Why SMBs are embracing iSCSI, part 1

By Kevin Komiega

Small and medium-sized businesses (SMBs) are adopting iSCSI SANs for many different reasons. Some organizations buy iSCSI technology for its ease-of-use relative to complex Fibre Channel SANs. Others dabble in IP storage as a way to build out a tiered storage architecture.

Regardless of how the technology is applied, SMBs need to squeeze as much value as they can out of every storage dollar. The majority of SMBs cite cost as one of most important factors in their buying decision, and most smaller companies rely heavily on advice from their peers and partners to aid them in the evaluation process. Despite some small bumps in the road, the SMBs profiled in these case studies have each found that choosing an iSCSI SAN has proved to be a cost-effective decision.

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Derrick Arias, IT director for the City of Sunny Isles Beach, FL, and his team moved to a new facility in 2004 and soon found themselves tasked with supporting a wave of new applications. Arias started searching for a SAN to help get a handle on his data growth when it became apparent that he was going to have storage problems down the road.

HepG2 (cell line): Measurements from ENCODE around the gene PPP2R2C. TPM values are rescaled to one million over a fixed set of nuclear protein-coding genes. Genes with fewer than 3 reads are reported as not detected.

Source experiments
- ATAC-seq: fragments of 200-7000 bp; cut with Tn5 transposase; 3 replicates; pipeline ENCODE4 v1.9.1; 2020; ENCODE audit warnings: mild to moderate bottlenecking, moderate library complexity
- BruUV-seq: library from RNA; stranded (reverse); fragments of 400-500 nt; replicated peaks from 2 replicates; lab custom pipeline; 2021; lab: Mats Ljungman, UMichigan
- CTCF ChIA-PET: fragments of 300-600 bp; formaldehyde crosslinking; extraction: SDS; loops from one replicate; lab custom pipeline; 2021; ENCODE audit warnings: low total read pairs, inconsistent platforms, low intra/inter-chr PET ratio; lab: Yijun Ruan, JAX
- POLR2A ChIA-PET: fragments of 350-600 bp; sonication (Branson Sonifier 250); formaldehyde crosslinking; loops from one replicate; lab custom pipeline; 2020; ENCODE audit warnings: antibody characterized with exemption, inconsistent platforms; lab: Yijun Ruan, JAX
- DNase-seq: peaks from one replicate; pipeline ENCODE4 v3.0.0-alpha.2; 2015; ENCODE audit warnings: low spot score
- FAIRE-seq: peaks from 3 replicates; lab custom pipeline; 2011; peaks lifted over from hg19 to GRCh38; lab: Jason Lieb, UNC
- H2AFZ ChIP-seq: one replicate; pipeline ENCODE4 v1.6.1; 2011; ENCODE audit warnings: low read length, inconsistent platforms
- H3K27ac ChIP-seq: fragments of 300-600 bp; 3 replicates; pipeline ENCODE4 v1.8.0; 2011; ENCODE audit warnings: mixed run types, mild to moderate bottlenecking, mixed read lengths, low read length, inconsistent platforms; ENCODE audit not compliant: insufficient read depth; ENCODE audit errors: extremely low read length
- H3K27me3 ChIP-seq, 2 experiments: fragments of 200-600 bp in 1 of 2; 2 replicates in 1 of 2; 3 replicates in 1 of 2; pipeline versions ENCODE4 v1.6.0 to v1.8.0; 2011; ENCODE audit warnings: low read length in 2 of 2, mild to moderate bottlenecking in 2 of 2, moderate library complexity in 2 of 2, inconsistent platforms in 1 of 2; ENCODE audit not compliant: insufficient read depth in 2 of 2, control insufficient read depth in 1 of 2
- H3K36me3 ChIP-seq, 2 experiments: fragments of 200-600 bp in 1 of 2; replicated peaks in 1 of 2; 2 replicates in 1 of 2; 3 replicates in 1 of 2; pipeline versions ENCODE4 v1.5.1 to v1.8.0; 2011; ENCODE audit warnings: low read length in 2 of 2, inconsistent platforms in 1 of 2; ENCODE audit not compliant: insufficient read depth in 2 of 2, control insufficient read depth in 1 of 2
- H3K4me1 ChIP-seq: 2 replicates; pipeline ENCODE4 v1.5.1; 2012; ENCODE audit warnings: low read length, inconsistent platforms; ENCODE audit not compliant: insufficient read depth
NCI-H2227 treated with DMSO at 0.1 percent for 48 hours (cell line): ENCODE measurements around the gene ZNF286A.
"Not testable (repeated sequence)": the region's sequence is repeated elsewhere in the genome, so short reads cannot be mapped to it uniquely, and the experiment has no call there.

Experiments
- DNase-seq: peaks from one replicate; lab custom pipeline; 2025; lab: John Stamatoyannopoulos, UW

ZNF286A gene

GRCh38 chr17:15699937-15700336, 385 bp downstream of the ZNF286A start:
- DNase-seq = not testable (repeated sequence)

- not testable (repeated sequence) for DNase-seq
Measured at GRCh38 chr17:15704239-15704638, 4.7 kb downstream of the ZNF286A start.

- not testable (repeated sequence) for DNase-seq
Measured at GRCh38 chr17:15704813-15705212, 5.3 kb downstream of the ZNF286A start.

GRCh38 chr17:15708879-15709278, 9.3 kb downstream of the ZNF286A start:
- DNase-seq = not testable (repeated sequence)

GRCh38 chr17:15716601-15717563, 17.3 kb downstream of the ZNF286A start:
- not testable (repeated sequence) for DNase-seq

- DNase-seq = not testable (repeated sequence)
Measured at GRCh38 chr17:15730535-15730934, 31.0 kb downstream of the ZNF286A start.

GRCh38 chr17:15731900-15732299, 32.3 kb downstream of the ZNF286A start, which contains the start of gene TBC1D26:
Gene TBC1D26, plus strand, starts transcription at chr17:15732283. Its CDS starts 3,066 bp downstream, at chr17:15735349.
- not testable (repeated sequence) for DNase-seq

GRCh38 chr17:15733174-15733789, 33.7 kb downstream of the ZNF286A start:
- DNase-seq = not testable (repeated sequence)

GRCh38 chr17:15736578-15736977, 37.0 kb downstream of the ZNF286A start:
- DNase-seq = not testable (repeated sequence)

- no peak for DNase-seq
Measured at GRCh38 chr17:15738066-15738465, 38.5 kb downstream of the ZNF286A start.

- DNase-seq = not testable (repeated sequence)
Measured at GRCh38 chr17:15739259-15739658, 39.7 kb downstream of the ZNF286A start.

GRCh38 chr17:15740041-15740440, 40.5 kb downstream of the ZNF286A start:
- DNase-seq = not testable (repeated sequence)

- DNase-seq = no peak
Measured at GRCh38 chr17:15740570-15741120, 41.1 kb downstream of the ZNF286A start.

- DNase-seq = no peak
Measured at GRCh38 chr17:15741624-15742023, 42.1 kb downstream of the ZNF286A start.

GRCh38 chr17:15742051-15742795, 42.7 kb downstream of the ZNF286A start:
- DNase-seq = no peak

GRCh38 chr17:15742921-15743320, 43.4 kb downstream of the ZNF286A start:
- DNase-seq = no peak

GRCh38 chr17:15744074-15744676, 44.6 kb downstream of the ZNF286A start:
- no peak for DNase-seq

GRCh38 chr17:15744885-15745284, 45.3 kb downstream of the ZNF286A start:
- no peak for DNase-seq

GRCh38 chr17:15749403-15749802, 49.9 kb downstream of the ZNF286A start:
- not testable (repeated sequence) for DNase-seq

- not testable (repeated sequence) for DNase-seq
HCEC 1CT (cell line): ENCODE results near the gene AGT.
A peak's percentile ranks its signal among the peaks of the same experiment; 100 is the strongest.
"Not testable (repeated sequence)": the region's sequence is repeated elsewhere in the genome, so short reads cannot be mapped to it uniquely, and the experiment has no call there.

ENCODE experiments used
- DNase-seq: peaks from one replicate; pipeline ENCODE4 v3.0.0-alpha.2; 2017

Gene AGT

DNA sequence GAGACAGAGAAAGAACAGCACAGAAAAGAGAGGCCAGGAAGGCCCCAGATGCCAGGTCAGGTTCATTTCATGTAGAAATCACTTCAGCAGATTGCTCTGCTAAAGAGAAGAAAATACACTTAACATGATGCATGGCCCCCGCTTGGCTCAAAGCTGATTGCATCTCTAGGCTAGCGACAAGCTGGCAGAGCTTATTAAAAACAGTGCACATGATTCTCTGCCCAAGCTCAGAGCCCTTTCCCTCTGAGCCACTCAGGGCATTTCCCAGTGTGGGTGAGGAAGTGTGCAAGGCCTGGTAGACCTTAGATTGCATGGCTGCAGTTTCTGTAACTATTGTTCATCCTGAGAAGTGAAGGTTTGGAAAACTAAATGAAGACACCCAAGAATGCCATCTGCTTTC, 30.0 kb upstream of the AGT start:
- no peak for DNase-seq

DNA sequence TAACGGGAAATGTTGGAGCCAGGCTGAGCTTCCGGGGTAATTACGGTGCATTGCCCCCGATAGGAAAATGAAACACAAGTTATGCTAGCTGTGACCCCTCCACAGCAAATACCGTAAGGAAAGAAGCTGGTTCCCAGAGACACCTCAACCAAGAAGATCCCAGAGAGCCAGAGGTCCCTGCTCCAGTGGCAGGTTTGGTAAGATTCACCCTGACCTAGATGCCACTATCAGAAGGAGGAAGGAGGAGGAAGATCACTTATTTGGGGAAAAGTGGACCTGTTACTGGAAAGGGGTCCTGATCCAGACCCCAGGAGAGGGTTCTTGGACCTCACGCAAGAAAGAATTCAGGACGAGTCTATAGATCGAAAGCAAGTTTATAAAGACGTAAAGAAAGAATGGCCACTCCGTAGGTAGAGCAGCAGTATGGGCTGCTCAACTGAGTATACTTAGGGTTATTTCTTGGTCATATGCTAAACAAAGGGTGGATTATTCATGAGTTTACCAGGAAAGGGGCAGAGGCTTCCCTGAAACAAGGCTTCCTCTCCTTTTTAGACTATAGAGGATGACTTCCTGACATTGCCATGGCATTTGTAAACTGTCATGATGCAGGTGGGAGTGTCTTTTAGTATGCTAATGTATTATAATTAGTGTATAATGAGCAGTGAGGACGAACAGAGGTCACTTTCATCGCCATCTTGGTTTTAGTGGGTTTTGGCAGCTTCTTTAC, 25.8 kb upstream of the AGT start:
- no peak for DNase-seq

“We manage all of the city’s technology. If it has an on-off switch it’s ours, and over the past year the number of applications we’re supporting has grown dramatically,” says Arias.

Arias didn’t take the bait when major vendors began dangling pricey Fibre Channel solutions in front of him. “We told the vendors that we needed something stable that can support SQL Server, but nobody could give me a straight answer as to why iSCSI was not going to be good enough,” he says.

That’s when Arias went the route of many SMBs and tapped his peers for advice. “We talked to other government organizations with much larger IT environments than ours that were running the same applications as we were. They were doing it with iSCSI. That’s when I realized I didn’t need to spend a million dollars,” he says.

The City chose Siafu Software’s Swarm IP SAN appliances, beginning with a 30-day evaluation. Test driving iSCSI SANs is a critical step in the evaluation process, according to Arias.

“If you’re going to buy an iSCSI SAN you have to try it out to see what the administration is like and make sure it will do everything you need it to down the road,” he adds.